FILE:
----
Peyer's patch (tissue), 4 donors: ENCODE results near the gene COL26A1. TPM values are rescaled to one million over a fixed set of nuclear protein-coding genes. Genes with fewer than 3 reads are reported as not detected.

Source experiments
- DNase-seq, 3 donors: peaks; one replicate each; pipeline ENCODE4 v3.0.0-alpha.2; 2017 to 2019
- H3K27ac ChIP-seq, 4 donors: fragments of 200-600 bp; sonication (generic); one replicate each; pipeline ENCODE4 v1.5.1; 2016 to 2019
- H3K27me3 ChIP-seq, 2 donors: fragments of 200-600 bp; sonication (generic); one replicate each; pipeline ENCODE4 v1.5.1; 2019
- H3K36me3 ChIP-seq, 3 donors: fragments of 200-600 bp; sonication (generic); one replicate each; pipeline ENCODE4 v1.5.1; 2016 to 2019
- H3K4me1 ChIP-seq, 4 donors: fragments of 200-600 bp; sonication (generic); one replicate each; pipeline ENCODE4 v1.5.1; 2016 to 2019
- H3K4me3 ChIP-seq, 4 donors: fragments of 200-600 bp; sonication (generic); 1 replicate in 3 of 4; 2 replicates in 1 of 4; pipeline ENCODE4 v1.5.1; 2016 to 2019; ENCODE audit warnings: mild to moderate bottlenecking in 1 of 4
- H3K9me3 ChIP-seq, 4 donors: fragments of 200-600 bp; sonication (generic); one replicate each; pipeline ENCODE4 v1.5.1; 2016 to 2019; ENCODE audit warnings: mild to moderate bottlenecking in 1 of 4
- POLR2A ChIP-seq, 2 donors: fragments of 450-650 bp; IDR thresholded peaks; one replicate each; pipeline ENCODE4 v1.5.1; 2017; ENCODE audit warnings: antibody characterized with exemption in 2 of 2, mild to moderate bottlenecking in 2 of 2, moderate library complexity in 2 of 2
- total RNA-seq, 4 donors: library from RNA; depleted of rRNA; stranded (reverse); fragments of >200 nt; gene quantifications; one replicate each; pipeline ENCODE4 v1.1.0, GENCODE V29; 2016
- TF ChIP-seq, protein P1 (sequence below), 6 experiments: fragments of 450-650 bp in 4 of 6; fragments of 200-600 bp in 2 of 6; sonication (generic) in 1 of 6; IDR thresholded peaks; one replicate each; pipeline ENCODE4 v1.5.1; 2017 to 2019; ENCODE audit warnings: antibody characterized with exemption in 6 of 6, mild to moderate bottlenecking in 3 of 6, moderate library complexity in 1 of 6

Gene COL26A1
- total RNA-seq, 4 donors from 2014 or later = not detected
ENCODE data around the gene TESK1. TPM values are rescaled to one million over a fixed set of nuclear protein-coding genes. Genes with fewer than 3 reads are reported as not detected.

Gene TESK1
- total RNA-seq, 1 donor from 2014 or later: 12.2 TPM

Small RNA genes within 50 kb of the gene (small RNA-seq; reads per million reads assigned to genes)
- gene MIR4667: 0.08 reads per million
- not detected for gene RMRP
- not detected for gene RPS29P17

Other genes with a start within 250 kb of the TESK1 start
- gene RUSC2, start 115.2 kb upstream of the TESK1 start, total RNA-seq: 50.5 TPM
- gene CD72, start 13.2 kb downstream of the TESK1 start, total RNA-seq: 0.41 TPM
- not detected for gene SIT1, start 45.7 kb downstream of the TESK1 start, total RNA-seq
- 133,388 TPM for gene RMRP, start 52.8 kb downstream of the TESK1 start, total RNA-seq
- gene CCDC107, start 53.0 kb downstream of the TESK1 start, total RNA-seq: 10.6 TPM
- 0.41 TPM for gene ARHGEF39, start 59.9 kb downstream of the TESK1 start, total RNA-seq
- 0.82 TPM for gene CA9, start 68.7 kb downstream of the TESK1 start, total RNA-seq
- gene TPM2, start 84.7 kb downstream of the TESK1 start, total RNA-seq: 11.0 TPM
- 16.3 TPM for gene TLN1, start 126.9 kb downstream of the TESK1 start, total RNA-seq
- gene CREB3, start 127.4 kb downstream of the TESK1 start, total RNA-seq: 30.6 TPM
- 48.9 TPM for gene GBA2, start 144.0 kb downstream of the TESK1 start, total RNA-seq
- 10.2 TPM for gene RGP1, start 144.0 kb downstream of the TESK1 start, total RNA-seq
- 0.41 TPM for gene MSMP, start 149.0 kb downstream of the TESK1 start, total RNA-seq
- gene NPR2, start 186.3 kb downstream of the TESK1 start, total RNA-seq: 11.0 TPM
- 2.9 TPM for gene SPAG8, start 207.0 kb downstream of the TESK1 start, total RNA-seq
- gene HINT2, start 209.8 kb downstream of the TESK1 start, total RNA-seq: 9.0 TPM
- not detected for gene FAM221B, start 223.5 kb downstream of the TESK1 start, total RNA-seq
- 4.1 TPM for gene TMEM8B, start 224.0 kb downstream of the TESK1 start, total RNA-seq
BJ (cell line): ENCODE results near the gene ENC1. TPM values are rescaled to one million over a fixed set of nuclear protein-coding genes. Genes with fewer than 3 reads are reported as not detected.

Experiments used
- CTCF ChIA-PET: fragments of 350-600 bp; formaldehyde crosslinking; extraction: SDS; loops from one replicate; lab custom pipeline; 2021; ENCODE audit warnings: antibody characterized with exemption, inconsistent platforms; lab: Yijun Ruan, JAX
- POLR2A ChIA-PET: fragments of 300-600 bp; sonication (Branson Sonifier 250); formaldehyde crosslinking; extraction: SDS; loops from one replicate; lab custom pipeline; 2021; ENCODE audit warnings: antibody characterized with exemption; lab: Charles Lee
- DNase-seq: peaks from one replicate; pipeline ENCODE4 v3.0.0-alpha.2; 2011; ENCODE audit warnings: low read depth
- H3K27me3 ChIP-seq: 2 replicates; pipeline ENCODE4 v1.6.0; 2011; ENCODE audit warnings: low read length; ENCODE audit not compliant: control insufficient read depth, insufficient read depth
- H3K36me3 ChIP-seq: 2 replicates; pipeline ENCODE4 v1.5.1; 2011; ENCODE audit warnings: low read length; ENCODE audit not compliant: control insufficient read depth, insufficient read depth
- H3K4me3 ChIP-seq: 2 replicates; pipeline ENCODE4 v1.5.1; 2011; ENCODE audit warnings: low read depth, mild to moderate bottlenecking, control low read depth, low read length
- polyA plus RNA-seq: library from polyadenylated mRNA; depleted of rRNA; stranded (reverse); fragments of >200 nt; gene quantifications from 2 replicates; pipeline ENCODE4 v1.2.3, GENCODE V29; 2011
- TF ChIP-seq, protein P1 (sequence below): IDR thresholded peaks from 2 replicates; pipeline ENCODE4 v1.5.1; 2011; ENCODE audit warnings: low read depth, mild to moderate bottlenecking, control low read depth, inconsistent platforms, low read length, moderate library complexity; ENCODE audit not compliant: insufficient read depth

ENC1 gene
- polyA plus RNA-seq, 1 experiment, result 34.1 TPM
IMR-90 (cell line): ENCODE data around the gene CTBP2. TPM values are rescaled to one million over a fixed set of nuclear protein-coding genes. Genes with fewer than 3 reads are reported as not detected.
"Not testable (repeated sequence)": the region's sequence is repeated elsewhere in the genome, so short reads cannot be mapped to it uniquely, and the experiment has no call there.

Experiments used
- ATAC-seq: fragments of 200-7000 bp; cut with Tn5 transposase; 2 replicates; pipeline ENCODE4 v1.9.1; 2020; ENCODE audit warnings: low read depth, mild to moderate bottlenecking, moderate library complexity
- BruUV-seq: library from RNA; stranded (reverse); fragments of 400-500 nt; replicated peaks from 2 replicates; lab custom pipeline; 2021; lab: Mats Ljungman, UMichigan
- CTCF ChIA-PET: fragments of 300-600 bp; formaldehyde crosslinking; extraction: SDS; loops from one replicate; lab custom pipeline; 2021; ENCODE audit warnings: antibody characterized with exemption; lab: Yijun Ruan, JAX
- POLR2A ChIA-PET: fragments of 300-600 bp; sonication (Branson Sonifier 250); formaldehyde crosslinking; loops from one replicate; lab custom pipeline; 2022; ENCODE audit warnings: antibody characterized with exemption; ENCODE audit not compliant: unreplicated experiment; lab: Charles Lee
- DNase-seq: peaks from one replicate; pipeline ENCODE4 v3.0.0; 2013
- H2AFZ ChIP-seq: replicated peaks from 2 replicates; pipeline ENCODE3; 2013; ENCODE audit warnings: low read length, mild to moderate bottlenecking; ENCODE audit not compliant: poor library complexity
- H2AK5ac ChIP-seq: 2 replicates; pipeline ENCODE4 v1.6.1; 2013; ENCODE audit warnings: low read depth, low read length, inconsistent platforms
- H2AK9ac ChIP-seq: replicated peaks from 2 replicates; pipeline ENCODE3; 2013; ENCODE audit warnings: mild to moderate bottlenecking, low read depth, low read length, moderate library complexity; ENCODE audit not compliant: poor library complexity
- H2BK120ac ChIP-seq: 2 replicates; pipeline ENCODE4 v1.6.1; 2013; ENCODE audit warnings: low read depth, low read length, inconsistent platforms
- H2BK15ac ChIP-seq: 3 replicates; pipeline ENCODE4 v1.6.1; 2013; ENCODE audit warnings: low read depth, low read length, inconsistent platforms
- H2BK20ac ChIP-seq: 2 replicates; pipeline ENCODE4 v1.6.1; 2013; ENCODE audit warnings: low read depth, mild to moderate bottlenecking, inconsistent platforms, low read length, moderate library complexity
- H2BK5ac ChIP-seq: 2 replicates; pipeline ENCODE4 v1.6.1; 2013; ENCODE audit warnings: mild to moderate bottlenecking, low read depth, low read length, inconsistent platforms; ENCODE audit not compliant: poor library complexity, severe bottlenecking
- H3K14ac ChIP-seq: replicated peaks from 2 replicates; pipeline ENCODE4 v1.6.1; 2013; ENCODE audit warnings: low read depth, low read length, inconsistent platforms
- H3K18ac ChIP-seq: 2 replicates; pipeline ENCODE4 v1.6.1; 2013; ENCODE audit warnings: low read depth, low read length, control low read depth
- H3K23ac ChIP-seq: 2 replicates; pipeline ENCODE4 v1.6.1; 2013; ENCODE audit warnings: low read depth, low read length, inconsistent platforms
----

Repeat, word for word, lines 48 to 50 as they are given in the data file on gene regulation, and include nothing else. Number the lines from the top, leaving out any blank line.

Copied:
- H3K4me3 ChIP-seq: 2 replicates; pipeline ENCODE4 v1.5.1; 2011; ENCODE audit warnings: low read depth, mild to moderate bottlenecking, control low read depth, low read length
- polyA plus RNA-seq: library from polyadenylated mRNA; depleted of rRNA; stranded (reverse); fragments of >200 nt; gene quantifications from 2 replicates; pipeline ENCODE4 v1.2.3, GENCODE V29; 2011
- TF ChIP-seq, protein P1 (sequence below): IDR thresholded peaks from 2 replicates; pipeline ENCODE4 v1.5.1; 2011; ENCODE audit warnings: low read depth, mild to moderate bottlenecking, control low read depth, inconsistent platforms, low read length, moderate library complexity; ENCODE audit not compliant: insufficient read depth